ll of the studies agree that email is the most common usage of the Internet (except in the UCLA study, where it ties with web surfing for most common). According to the Pew study, 87% of Internet users who access the Internet on a given day use email. People are also very dependent on email: if asked to give up email, 77% of users in the Pew study said they would miss it and 49% said they would miss it a lot. So how can a social technology that allows people to communicate lead to social isolation? Kraut, primary author of the Carnegie Mellon HomeNet study, thus titled his paper "Internet Paradox: a social technology that reduces social involvement and psychological well being." Although researchers agree that email is the most common usage of the ’Net, and that it is used to keep in touch with friends and family, they disagree as to the types of interactions that happen over email, and whether email communication is as meaningful as talking on the phone.

Many people use email to stay in touch with relatives and friends who live far away geographically. For example, many parents use it to communicate with children who go away to college. Here is where the debate arises: is it better to communicate with long distance friends by email, or does that take away from more personal types of communication, such as phoning them? The Pew study found that email made users feel closer to friends and family, an effect found more with women users than men. For example, 55% of Internet users say their email exchanges have improved their connections to family members, and 66% say the same thing for significant friends. About 60% of users say that because of email they communicate more with significant friends and family members. So it would seem that email improves communication with long distance family members and friends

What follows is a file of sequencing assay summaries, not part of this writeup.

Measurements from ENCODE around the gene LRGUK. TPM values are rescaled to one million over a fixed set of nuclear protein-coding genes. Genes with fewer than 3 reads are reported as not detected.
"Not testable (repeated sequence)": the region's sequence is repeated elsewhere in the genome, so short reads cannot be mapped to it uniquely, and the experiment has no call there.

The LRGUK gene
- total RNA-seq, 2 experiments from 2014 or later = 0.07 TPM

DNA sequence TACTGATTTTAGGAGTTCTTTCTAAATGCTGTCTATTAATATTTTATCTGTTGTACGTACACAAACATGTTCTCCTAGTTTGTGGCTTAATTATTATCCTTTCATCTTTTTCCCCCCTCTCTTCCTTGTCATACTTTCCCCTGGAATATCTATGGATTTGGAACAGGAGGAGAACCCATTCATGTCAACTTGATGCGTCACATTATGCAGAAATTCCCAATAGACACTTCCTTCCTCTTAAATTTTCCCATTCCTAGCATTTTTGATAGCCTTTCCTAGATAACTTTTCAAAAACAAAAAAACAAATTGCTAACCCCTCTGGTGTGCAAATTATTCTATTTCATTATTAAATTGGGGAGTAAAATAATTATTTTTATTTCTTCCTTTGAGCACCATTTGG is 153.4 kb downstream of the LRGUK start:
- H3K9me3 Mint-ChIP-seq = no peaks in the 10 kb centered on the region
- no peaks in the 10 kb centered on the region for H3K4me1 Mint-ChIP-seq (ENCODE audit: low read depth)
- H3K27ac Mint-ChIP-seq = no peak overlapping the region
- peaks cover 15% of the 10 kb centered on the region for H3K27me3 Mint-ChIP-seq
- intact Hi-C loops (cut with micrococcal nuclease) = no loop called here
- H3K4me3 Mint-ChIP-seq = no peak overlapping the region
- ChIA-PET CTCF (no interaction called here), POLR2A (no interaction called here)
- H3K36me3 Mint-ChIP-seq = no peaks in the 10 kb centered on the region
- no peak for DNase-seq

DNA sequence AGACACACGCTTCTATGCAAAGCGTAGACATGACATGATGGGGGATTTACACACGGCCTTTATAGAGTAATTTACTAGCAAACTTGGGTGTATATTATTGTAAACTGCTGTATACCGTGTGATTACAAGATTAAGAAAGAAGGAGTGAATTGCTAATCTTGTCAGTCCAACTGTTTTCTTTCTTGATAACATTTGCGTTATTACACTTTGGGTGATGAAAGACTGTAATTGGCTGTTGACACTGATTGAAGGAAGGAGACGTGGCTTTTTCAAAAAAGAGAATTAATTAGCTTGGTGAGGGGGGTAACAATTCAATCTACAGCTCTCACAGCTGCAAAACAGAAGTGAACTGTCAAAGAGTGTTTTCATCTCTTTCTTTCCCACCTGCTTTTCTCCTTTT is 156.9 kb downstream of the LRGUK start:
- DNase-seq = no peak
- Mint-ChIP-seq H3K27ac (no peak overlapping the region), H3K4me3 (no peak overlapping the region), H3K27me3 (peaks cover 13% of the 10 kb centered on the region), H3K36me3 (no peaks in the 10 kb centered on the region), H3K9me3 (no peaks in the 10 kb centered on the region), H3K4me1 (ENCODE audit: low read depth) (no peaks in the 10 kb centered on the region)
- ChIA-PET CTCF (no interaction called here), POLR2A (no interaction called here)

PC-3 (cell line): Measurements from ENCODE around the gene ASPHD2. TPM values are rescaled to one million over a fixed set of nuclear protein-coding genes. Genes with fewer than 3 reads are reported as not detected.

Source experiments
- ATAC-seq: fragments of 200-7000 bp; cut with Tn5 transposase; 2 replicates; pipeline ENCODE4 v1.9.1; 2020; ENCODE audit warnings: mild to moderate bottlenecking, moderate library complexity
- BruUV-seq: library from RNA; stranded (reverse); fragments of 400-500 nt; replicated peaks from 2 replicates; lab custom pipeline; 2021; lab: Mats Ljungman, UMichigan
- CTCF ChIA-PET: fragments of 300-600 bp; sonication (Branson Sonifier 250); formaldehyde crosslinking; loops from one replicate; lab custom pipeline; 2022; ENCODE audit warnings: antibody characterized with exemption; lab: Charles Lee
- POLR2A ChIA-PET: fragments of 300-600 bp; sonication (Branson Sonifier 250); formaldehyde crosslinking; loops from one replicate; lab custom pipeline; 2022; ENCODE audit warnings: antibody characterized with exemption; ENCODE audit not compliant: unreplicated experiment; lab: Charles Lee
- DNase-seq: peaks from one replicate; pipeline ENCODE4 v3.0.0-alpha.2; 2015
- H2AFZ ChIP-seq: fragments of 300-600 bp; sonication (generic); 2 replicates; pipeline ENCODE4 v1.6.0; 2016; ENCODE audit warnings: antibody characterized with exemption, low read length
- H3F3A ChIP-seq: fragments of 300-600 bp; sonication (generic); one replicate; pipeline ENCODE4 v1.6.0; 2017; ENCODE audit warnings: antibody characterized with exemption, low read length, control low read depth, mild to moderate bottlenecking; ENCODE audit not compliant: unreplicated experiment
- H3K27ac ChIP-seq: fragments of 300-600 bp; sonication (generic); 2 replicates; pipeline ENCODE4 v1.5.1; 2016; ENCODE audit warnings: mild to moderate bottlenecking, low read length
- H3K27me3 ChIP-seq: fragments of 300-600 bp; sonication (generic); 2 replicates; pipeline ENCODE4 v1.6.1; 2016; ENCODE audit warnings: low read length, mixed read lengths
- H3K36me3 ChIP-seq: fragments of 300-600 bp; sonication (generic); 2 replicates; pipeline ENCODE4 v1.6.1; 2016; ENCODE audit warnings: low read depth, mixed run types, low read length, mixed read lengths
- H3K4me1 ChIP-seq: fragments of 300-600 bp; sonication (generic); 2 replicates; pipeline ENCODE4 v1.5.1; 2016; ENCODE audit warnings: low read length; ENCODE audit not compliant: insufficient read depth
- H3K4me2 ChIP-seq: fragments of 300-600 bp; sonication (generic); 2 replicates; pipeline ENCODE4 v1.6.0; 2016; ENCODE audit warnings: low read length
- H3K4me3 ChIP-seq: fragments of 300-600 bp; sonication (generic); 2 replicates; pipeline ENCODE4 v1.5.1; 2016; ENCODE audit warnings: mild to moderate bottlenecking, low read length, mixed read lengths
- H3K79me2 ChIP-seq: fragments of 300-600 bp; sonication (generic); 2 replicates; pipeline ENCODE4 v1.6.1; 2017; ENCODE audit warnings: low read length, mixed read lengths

However, the Carnegie Mellon study concludes that "strong ties maintained at a distance through electronic communication are likely to be different in kind and perhaps diminished in strength compared with strong ties supported by physical proximity." Kraut focuses on the type of communication, and believes that faraway friends "are not embedded in the same day-to-day environment, they will be less likely to understand the context for conversation, making conversation more difficult." But when physical proximity is impossible, isn’t electronic communication better than none at all? It is hard to understand Kraut’s conclusions when faced with the fact that people seem to be emailing more with long-distance family and friends; to understand them better, we have to look at the types of communication going on.

Kraut’s conclusions do seem to have some validity in regard to the types of messages people write. The Pew study found that 62% of those who email relatives say that because of email they can stay in touch without having to spend as much time talking. Although the Pew study presented it as a "new line of communication," critics of the Internet would have viewed this as a decrease in the strength of the relationship, because the communication is not as in-depth. Also, email (as opposed to phone calls or chatting) is not interactive; it is a one-sided letter, albeit less formal and more convenient. The Pew study commented that, "many siblings send electronic messages to each other more often than they place phone calls…it is possible that email represents additional communication that might not otherwise occur." But it is also possible that the convenience of email is making a more impersonal form of communication preferable to phone calls. For example, 23% of children who email their parents believe that email is too impersonal to use with their parents (as compared to 13% of parents). Users from both the Carnegie Mellon and Pew studies agreed that they preferred email to other forms of communication because of its convenience.

Email is the most commonly used Internet tool, so it is important to monitor its usage. Based on the studies, it seems that email is good at increasing communication for long distance relationships, especially since it is cheaper than telephoning. But a disadvantage may be that the convenience of email makes it easy to substitute a more impersonal form of communication for other forms of communication, such as phone calls. So quantitatively, email may help communication to increase, but qualitatively it may lead to a decrease.